Have you ever wanted a light table, and wondered if there was an easy way to build a DIY light table yourself? Well, this easy DIY light table could be your answer! Once I figured out which materials to use, the whole thing took about 10 minutes to assemble.
Note: This light table is designed to hold salt or sand in the top layer. For a flat-top light table, see this tutorial: Homemade Easy Low-cost Light Table
*Note: This post contains Amazon affiliate links for your convenience.
After seeing the beautiful glow that illuminated from the easy light table at Teach Preschool and the pop-out pictures created in salt over at Child Central Station, I’ve been on the hunt for some DIY materials to make my own easy light table.
I had a few rules: No paint, no saw, and no nails. It also had to be simple to assemble and economical. So when I spotted a large, gently used acrylic box frame — like this — at SCRAP (San Francisco’s reuse center for artists and teachers), I knew I had my answer. If you don’t have any acrylic box frames lying around (who does?!), I’ve found that this can easily be replaced with a basic plastic storage container like this.
- Acrylic box frame or storage container— Try looking in a thrift store, or maybe you already have one at home
- Large Plastic Storage Container like this one. This Rubbermaid Storage Box is fantastic and this one with a snap top lid also looks great. I’ve also spotted really nice boxes at IKEA, which may be worth hunting down.
- String of Lights — Make sure that they’re bright enough yet not too hot to be placed in the container. Christmas lights do a great job!
- Clear Packing Tape
- Wax paper
- Two 26 oz. containers of salt
- Toys and gadgets to create textures
How to build your DIY light table
1. Run your string of lights into the bottom container
My husband has a thing for lights so I raided his stash and we came up with these interesting bookcase light strips from IKEA that worked really well. Granted, these lights aren’t cheap, but we already had them so it didn’t really cost me anything. If these didn’t work I would have used Christmas lights. Just be sure that you use something bright enough for light to pass through the salt, but not too hot for the box. Fluorescent lights are perfect for this.
Option #2: You could try setting this up with the bottom container’s lid on and off. We’ve set this up both ways with different containers. See what works best with your container.
Option #3: You might also try flipping your bottom container upside down, and then placing the second container on top of it, right side up. Does that make sense?
2. Place the box fame on top of a large under-the-bed plastic container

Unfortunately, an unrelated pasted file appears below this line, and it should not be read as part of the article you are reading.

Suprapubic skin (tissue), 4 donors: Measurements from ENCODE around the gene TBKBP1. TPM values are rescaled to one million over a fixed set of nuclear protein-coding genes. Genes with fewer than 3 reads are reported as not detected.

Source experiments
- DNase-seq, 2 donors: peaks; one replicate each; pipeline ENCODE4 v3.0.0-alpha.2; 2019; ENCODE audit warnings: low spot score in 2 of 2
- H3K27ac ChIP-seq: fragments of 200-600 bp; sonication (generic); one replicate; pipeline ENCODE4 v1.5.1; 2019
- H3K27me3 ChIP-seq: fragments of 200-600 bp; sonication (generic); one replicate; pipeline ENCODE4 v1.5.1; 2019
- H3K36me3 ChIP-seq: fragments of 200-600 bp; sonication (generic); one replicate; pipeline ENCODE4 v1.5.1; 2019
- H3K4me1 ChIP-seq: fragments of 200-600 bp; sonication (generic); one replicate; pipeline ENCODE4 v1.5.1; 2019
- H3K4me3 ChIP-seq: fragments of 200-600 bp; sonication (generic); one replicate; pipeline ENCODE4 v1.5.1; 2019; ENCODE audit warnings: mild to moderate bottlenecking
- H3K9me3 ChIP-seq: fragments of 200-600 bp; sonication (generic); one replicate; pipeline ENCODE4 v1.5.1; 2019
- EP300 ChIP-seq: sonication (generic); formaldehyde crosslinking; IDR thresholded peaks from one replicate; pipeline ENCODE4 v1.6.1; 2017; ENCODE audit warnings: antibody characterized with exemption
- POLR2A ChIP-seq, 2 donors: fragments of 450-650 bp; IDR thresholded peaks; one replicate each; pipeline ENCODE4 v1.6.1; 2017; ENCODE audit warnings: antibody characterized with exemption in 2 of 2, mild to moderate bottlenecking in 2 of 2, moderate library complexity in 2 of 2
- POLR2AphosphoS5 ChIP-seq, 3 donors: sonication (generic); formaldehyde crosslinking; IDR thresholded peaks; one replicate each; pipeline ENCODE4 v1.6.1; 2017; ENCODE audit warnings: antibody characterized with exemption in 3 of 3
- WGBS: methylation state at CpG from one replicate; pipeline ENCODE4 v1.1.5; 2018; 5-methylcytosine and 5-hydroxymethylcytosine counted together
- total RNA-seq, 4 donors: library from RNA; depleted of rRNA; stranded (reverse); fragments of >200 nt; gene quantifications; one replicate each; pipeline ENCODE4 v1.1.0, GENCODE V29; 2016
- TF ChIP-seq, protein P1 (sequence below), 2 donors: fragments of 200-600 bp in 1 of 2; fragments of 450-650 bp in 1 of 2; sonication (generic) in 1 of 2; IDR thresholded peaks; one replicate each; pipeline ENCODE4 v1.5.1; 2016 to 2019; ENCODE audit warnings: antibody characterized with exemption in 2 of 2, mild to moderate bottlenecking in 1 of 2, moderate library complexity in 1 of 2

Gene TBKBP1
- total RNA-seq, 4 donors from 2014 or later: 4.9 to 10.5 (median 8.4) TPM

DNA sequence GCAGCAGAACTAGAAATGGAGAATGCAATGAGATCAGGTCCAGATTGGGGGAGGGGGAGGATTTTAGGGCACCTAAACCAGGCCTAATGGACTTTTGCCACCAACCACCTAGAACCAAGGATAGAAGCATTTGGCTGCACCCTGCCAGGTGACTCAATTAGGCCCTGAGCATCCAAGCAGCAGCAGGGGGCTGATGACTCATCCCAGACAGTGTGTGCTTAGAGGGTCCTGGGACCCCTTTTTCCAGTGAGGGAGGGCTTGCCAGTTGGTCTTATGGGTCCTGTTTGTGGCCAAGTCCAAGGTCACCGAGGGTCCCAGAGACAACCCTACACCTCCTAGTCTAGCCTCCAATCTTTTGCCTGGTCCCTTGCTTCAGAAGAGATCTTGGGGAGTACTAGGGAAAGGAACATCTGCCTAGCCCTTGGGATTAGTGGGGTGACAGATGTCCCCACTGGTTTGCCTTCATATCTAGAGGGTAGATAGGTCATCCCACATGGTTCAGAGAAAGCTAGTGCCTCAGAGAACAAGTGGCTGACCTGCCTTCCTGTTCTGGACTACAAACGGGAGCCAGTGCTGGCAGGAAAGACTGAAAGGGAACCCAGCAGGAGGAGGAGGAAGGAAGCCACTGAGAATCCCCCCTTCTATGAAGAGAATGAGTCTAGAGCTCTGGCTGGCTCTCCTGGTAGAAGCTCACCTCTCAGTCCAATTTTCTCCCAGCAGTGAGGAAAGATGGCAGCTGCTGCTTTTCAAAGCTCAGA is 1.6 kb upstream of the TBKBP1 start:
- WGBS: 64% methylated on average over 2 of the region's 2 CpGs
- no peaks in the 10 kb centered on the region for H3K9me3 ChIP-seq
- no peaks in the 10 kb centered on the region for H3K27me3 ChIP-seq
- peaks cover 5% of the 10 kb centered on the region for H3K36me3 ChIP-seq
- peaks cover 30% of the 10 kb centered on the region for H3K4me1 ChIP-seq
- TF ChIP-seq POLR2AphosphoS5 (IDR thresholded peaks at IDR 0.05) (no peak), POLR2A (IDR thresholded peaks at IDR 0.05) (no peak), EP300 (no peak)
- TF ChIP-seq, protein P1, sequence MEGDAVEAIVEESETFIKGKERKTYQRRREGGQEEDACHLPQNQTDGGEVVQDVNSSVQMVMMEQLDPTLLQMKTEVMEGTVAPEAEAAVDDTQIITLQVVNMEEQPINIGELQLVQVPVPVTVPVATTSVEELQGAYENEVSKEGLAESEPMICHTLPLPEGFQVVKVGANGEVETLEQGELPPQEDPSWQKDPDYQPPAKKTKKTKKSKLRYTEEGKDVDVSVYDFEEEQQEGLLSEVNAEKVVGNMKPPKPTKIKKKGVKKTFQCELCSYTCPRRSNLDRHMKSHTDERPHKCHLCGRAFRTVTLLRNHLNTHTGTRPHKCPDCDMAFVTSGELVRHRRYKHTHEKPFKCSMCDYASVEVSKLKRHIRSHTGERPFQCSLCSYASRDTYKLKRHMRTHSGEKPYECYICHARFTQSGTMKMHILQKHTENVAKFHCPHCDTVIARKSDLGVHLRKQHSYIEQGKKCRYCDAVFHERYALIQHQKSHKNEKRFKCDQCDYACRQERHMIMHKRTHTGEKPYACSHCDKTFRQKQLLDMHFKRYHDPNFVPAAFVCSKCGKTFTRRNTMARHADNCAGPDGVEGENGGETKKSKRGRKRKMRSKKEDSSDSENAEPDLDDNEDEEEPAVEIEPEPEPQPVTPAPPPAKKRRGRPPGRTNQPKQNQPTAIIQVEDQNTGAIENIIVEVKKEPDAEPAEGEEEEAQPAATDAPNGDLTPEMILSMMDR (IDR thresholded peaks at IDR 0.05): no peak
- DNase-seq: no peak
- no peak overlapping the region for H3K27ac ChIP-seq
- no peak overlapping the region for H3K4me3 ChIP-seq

2. To diffuse the light, cover the bottom of the box frame or top container with wax paper.
3. Then, to keep the frame from wiggling, tape the wax paper in place with clear packing tape.
4. Pour salt into the top container.
Make it as shallow or as deep as you like. I found that 1/4″ is a good place to start.
My friend Aude gave me about five pounds of salt that I’ve been saving for the perfect project, so I pulled it out and poured a healthy amount into the frame. (In case you were wondering, don’t waste your time with flour — I did, and it doesn’t work.) And that’s it.
If you only have one container, if it has a deep groove on the bottom, you could try using JUST the storage container flipped upside down on top of the lights. Then pour sand into the groove of the box bottom. It’s not as deep as our example, but it might work in a pinch.
Play with your DIY Light Table!
We built this while the kids were asleep, so I got to play with it first. Yipee. Initially there was too much salt in the frame, making it difficult for the light pass through, and I tinkered with the salt until I liked the results.
Pressing different materials into the salt was oddly cathartic, like raking in a zen garden or working with clay, and I couldn’t wait to see how my daughter would investigate the materials the next day.
Kid-tested DIY Light Table
As an invitation to play, I initially made some loopy marks in the salt with my finger and then turned the glowing salt table on. No tools. She was curious, but not intrigued enough to play.
So I placed a few clay tools with various textures next to the table for her to experiment with, but that didn’t come on like gangbusters either. I hoped that N would get into this cool, open-ended textural play, but her lack of interest made me all the happier that I only spent about $2 on the project. I must have known.
And maybe the light table is most successful in the dark of night, which is long after bed time in the middle of summer? So I poured the salt back into the bag, disassembled the whole thing in about five minutes, and we’ll try again one day soon.
Light Table Success
Sometimes projects with kids take a bit of patience. A child’s mood, interests, or developmental readiness can affect how he or she interacts with an invitation to play. I have since brought this back with variations and it’s been more successful! Here are a couple things that we’ve tried:
- We made a similar DIY LIght Table for transparent materials such as magna tiles and acrylic shapes.
- We filled our top container with water and water beads for this cool water bead sensory experience.
One more DIY Light Table
For a flat-top light table, see this tutorial: Homemade Easy Low-cost Light Table
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